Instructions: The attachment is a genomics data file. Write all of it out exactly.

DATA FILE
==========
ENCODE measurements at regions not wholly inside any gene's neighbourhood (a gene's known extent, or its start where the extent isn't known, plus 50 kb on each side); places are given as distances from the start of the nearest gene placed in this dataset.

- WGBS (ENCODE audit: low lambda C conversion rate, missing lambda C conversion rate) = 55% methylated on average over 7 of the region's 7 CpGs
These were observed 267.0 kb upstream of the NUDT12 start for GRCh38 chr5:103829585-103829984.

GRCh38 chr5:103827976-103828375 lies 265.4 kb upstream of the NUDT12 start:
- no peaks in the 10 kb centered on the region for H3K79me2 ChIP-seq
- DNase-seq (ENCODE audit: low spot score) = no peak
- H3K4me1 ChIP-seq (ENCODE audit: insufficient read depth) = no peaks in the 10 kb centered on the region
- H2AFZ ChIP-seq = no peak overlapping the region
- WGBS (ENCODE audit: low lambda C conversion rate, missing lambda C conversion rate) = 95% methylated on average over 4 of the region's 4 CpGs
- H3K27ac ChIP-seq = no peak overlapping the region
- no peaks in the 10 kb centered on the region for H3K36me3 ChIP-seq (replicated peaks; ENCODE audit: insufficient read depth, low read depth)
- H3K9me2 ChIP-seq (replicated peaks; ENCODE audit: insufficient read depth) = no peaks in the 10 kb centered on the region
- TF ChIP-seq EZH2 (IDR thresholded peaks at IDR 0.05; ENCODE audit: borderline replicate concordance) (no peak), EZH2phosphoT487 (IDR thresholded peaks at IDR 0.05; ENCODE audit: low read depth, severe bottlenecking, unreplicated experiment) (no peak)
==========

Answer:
ENCODE measurements at regions not wholly inside any gene's neighbourhood (a gene's known extent, or its start where the extent isn't known, plus 50 kb on each side); places are given as distances from the start of the nearest gene placed in this dataset.

- WGBS (ENCODE audit: low lambda C conversion rate, missing lambda C conversion rate) = 55% methylated on average over 7 of the region's 7 CpGs
These were observed 267.0 kb upstream of the NUDT12 start for GRCh38 chr5:103829585-103829984.

GRCh38 chr5:103827976-103828375 lies 265.4 kb upstream of the NUDT12 start:
- no peaks in the 10 kb centered on the region for H3K79me2 ChIP-seq
- DNase-seq (ENCODE audit: low spot score) = no peak
- H3K4me1 ChIP-seq (ENCODE audit: insufficient read depth) = no peaks in the 10 kb centered on the region
- H2AFZ ChIP-seq = no peak overlapping the region
- WGBS (ENCODE audit: low lambda C conversion rate, missing lambda C conversion rate) = 95% methylated on average over 4 of the region's 4 CpGs
- H3K27ac ChIP-seq = no peak overlapping the region
- no peaks in the 10 kb centered on the region for H3K36me3 ChIP-seq (replicated peaks; ENCODE audit: insufficient read depth, low read depth)
- H3K9me2 ChIP-seq (replicated peaks; ENCODE audit: insufficient read depth) = no peaks in the 10 kb centered on the region
- TF ChIP-seq EZH2 (IDR thresholded peaks at IDR 0.05; ENCODE audit: borderline replicate concordance) (no peak), EZH2phosphoT487 (IDR thresholded peaks at IDR 0.05; ENCODE audit: low read depth, severe bottlenecking, unreplicated experiment) (no peak)